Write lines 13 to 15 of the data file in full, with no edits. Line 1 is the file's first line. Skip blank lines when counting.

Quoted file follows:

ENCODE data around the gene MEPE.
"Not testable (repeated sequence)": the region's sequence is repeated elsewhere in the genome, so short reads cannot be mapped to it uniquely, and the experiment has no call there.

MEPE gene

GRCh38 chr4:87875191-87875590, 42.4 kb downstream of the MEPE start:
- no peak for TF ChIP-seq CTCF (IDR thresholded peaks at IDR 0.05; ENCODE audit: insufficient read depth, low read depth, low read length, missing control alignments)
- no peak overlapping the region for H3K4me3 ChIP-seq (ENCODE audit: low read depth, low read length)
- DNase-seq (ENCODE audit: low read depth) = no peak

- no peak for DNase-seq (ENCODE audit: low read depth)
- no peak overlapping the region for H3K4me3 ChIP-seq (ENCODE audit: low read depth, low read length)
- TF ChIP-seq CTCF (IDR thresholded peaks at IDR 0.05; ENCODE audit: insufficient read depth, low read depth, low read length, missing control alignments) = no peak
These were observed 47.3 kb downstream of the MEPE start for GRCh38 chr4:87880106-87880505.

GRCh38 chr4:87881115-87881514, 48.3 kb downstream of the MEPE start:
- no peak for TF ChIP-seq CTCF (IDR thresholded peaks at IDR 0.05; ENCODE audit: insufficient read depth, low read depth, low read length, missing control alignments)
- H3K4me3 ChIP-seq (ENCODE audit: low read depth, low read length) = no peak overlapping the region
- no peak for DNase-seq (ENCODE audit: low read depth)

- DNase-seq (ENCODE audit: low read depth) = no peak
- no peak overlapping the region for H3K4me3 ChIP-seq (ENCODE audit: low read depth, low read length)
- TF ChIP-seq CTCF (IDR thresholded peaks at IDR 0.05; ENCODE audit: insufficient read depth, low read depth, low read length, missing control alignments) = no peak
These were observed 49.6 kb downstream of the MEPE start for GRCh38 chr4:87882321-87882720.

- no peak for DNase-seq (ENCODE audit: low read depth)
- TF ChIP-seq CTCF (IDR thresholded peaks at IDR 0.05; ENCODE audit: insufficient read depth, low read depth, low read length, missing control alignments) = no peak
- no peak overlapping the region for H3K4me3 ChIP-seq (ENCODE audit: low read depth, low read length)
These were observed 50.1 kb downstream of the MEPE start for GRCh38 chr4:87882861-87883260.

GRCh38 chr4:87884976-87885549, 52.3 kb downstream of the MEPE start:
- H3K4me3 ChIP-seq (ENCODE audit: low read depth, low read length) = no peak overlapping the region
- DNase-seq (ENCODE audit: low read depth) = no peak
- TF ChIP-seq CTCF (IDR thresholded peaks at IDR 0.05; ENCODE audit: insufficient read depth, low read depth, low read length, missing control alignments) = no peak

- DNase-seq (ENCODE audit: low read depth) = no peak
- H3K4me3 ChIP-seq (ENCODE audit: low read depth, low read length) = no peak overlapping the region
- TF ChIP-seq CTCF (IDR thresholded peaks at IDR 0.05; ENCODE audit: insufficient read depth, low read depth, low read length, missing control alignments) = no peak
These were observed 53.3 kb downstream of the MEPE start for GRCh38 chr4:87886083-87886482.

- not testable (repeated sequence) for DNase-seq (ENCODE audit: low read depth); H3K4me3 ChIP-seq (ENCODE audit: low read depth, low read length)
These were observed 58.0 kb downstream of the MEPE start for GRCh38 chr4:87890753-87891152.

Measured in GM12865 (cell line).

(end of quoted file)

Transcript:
- no peak for TF ChIP-seq CTCF (IDR thresholded peaks at IDR 0.05; ENCODE audit: insufficient read depth, low read depth, low read length, missing control alignments)
- H3K4me3 ChIP-seq (ENCODE audit: low read depth, low read length) = no peak overlapping the region
- no peak for DNase-seq (ENCODE audit: low read depth)